The retailer has shut down the program as shoppers failed to embrace the mobile tech based experience.
The Walmart scan-and-go shopping has been abandoned by the retailer at its U.S. stores. Customers simply did not embrace the technology. It was designed to help them to save time in-store by skipping the checkout through the use of mobile commerce.
The concept was supposed to let people use m-commerce tech to scan their own items and pay.
Walmart scan-and-go was designed to let people use their smartphones to scan item barcodes as they added them to their cart. While wandering through the store, shoppers could scan an item they wanted to purchase, put it into their cart, then use their smartphone to pay for the full order. In this way, they never needed to line up for the checkout counter.
However, consumers in the United States, where the service launched, were not using the option. Shoppers are comfortable with shopping in-store and are used to lining up to pay for what they have purchased. They were not using the service and, therefore, Walmart decided to bring it to an end, according to a CBC report.
The end of the Walmart scan-to-go represents a trend as retailers fight to get m-commerce right.
While mobile commerce is taking off as a companion or replacement for e-commerce over desktops, the in-store experience is still scrambling. Retailers are trying to figure out how to incorporate mobile commerce into their stores. They know that consumers are already using their mobile devices while they shop at brick and mortar locations. However, they have yet to master the ability to produce the experience consumers actually want.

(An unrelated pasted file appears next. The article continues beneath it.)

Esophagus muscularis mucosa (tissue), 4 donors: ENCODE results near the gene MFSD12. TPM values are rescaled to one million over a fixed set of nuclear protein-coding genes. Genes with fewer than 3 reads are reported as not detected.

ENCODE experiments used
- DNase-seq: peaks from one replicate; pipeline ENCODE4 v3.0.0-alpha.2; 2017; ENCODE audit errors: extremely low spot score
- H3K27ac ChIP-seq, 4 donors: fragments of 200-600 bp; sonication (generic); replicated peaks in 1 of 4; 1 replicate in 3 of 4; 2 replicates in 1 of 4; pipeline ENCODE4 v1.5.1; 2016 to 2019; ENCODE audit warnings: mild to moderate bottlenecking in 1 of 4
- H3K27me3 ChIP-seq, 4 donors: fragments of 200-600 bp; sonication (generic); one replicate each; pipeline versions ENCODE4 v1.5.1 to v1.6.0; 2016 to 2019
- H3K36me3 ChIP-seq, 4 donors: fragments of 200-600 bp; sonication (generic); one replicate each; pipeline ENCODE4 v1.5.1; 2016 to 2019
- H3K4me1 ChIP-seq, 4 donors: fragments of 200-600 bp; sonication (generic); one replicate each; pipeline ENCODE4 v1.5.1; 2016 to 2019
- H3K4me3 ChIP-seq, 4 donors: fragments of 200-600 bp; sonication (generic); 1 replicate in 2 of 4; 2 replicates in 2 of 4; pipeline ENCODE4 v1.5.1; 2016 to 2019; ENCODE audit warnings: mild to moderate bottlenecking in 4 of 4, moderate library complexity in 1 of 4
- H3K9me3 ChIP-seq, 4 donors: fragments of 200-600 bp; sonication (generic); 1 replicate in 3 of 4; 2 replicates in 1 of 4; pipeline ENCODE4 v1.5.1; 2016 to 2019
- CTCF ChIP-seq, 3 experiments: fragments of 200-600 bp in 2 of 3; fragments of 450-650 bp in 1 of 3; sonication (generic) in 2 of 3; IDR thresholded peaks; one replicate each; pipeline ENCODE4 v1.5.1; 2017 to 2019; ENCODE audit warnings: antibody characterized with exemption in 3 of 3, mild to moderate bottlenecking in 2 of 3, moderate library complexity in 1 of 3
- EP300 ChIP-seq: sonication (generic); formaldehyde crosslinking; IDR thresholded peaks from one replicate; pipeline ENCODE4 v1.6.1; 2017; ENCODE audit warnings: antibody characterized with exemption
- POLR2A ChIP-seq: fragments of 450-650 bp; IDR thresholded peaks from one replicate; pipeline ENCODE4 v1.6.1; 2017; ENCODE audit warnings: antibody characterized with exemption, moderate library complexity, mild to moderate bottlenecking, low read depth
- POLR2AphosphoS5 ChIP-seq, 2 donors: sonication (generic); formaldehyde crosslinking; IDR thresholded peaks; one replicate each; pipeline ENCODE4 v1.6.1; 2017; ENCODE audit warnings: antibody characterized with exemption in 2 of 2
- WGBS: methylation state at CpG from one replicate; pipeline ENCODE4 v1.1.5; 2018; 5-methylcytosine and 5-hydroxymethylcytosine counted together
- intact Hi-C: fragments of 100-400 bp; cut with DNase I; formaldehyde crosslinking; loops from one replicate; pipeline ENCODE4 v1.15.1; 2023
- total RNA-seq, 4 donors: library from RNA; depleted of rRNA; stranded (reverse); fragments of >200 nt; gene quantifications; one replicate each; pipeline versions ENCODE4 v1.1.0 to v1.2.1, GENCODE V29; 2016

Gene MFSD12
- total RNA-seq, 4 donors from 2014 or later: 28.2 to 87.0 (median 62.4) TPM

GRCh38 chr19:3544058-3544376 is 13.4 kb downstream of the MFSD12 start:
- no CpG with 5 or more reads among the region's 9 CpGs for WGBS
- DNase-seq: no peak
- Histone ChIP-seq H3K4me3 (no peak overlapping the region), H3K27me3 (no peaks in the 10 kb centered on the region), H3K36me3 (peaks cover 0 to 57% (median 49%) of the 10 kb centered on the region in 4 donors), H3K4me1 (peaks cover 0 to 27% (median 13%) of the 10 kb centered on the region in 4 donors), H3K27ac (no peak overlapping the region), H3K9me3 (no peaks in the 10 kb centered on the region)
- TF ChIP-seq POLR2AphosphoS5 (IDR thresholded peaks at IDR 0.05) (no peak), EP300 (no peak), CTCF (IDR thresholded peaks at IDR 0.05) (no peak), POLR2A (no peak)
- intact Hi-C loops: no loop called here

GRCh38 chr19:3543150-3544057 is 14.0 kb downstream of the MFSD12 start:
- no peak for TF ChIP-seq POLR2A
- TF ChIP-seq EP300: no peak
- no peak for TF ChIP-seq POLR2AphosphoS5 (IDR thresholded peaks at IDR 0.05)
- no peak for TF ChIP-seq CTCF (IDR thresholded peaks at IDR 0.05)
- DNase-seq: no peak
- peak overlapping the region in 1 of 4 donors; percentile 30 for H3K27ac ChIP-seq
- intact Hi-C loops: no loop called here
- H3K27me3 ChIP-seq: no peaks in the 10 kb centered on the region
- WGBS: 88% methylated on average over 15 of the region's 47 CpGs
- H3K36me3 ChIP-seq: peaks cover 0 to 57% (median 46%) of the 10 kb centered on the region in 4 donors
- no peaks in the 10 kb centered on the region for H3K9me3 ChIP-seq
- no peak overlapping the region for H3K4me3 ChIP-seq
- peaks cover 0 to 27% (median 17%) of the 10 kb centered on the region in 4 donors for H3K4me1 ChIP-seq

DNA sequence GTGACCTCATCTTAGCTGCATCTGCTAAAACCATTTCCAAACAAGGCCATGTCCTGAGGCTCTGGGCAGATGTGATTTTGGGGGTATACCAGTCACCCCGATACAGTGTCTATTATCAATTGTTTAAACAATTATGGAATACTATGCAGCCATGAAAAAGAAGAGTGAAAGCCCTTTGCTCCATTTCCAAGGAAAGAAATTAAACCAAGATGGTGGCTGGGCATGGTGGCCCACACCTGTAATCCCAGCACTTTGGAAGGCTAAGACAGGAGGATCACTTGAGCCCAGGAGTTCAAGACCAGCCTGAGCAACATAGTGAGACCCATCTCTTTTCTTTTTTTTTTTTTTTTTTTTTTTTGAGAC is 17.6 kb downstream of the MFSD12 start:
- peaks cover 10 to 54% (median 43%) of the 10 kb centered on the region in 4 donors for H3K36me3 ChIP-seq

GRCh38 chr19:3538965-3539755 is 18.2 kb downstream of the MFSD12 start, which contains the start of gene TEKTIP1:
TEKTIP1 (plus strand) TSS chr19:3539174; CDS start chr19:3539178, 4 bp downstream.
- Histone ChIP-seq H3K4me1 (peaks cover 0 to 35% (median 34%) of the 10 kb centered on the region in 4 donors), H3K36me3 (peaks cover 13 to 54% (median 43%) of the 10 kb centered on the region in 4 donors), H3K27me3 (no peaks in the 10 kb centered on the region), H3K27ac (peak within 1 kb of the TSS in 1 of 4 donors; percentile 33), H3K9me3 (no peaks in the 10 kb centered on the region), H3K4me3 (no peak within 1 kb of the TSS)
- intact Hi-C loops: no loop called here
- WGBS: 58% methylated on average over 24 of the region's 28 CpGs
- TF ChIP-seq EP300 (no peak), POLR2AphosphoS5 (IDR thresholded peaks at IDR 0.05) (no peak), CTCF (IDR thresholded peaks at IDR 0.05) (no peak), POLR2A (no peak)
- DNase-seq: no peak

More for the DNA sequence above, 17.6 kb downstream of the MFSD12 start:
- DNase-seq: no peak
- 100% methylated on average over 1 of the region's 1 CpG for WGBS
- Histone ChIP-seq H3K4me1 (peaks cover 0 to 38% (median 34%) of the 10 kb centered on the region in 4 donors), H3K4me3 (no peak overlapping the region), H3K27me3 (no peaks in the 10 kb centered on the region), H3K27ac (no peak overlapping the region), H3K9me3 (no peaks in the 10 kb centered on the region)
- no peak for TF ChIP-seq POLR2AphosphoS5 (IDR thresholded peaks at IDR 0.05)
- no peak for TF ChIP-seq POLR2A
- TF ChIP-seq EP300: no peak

This leaves them at risk of showrooming (where a consumer comes to a brick and mortar store to look at a product, only to buy it online for a cheaper price) or lost opportunities to sell more products. They know that consumers are using their devices to look for deals and convenience but have not yet managed to fully reflect that in their mobile commerce features and offerings.
Walmart scan-and-go was launched last year with the expectation of considerable popularity. As reported by QR Code Press at the time, the added convenience of skipping the line was expected to be a considerable draw. However, that did not appear to be the case. Now, retailers are working to learn from this example to create their own convenient m-commerce shopping experiences.